The University of New Hampshire’s Museum of Art Is Closing – ARTnews.com

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The Museum of Art at the University of New HampshireDirector Kristina Durocher announced that the school will permanently close in an article. Open letter to faculty, staff and students Last week.

Durocher wrote in her letter that the museum had plans to replace the HVAC system. She hoped that this would help the museum gain accreditation from American Alliance of Museums – the leading industry group for museums in America.

The AAM offers recommendations to museum leaders, including standards, ethical considerations and more. Accreditation is a prestigious mark of distinction for an institution and, Durocher noted in her letter, can open “the door to private and public grants,” as well as important loans from other accredited institutions and gifts from top collectors.

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Construction of the new HVAC system had been scheduled to begin in early December. The university decided instead to close the museum on January 16, just over a week later.

“UNH’s decision to close the museum was, I am told, a difficult one, brought on by declining enrollment, and it comes with a mix of emotions,” wrote Durocher, who has served as director since 2011.

UNH, which is a public land grant university, laidoff 75 of its 3,700 staff members in mid-January, in an effort to reduce annual expenses to $14 million. UNH president James Dean Jr. made the announcement at that time. Education news outlet Higher Ed Dive. UNH has an endowment currently of $475,1 million. According to its FY2023 annual reportThe top private and public schools are far below this.

The University of System of New Hampshire held its annual September meeting. Release of its annual report. It reported that full time student enrollment for all UNH campuses had dropped 13.6 percent since FY2019, blaming “New England demographics and overall market changes.”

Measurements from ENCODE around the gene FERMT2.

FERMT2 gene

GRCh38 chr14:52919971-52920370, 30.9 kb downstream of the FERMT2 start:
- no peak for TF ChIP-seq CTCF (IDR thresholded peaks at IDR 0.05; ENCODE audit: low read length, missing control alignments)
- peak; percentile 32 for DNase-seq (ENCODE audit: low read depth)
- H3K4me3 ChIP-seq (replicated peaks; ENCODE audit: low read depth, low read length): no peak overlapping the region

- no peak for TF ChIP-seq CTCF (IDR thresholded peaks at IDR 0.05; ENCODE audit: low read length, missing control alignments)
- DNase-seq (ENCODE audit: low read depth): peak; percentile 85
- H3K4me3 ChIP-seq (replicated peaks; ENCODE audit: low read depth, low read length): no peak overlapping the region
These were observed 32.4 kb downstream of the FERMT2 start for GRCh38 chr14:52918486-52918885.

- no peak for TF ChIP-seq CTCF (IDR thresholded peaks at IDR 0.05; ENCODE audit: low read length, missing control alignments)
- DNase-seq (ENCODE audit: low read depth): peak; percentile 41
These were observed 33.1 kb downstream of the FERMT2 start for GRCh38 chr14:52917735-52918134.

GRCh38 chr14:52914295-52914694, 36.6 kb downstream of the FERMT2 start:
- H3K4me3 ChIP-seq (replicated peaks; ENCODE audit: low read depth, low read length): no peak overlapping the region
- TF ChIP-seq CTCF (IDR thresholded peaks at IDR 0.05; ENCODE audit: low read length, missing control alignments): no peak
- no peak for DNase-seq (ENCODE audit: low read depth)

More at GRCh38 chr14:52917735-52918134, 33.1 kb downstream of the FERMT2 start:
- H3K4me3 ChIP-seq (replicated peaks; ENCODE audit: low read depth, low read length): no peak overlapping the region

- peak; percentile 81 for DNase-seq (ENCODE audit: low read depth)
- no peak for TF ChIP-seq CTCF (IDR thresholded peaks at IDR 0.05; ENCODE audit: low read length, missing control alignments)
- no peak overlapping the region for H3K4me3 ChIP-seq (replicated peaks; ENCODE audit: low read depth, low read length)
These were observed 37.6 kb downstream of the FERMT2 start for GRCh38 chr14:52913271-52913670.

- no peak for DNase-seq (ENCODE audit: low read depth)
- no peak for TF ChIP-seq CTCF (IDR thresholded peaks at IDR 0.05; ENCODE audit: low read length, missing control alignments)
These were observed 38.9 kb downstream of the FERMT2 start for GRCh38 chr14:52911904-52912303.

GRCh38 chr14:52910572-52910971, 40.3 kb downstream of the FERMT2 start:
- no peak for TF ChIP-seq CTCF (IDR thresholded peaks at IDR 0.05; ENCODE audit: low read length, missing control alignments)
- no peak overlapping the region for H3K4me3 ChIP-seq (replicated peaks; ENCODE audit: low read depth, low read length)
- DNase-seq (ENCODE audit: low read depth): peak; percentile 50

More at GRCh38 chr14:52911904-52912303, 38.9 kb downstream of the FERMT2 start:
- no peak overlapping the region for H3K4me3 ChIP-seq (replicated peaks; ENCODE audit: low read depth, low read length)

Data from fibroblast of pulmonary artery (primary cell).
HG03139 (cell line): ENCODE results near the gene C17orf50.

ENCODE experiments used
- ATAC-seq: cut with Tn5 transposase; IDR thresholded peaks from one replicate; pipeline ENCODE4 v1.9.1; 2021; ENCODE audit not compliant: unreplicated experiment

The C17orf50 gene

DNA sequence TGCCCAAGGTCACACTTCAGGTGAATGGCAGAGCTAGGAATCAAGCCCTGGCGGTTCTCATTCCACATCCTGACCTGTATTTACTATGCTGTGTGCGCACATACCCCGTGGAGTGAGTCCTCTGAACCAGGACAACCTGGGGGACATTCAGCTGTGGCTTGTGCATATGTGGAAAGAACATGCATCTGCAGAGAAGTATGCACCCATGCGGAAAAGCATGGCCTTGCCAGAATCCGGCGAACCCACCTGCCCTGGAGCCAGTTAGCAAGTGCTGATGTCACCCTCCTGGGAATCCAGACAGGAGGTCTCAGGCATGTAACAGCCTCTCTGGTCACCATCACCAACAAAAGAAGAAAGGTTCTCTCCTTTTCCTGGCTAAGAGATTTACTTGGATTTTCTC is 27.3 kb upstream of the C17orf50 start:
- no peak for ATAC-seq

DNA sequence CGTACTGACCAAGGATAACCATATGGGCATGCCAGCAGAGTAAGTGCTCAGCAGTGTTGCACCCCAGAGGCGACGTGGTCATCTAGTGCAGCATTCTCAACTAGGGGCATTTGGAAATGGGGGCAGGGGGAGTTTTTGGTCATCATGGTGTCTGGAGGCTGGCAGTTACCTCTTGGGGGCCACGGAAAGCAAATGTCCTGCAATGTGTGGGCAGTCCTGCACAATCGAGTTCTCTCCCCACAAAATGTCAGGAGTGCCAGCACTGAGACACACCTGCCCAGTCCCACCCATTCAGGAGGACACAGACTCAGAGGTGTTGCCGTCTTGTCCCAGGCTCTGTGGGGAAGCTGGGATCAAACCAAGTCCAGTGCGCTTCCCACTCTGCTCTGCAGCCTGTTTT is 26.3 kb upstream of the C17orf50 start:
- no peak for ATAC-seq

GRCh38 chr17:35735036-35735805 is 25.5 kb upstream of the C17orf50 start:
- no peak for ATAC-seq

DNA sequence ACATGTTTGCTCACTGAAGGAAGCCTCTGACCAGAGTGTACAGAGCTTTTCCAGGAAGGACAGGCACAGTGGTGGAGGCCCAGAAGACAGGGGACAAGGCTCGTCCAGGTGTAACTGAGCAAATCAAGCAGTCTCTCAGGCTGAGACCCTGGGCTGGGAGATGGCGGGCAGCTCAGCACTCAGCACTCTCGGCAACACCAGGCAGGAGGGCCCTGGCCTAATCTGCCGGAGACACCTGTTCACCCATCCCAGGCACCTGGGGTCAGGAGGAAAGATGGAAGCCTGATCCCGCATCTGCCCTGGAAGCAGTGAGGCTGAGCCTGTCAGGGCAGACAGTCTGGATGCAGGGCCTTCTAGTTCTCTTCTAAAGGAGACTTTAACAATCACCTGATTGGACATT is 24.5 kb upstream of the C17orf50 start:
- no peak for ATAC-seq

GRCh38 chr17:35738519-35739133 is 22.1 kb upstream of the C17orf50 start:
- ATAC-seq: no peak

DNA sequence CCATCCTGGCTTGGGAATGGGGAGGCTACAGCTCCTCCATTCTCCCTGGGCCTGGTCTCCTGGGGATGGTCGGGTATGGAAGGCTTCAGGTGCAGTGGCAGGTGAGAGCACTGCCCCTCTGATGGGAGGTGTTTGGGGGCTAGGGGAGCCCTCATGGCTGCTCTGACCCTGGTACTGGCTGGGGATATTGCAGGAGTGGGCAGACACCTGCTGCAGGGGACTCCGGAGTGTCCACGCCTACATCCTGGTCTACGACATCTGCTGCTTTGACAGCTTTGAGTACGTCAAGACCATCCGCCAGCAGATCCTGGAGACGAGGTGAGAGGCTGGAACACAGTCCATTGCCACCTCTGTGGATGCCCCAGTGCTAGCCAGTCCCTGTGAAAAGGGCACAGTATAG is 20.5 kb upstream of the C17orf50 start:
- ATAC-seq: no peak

Nathan Grawe is an economist at Careleton College, Minnesota. Tell the truth New Hampshire BulletinThe US is experiencing a population decline which has led to fewer students graduating from high school and enrolling at college. The Northeast is most affected, he said.

“We know these challenges will persist in the coming years, and we must act to ensure that UNH is on firm financial footing to weather the challenges ahead,” Dean, who is set to retire in June, said in his statement, alluding to those overall changes.

Durocher pointed out in her letter that it’s unusual for an institution of UNH’s size to lack a dedicated museum. The UNH Museum of Art There are over 200 paintings, more than 400 photographs and 1,000 works of art on paper.The permanent collection includes around 20 sculptures. That includes photographs by Andy Warhol, etchings by Goya and Rembrandt, paintings by Boston expressionists Hyman Bloom and Karl Zerbe, and prints by Max Ernst, David Hockney, Joan Miró, Pierre Soulages, and more.

“Since 1941, there have been exhibitions of works of art on campus, including loans from storied institutions such as National Gallery of Art, Museum of Modern Art, Philadelphia Museum of Art, and the Smithsonian Institute; in 1950 a donation of European paintings formed the basis of the Museum’s collection; in 1960 the gallery was centrally located in the newly built Paul Creative Arts Center; in 1971 we began to institute best-practices under the leadership of a professional gallery director and board of advisors; and in 2010 the Art Gallery was renamed the Museum of Art in recognition of our role as stewards of a growing art collection,” she wrote. “And I, as president of the Association of Academic Museums and Galleries, and a respected museum professional, am wounded to be at the head of an academic museum that after 60 years is closing.”

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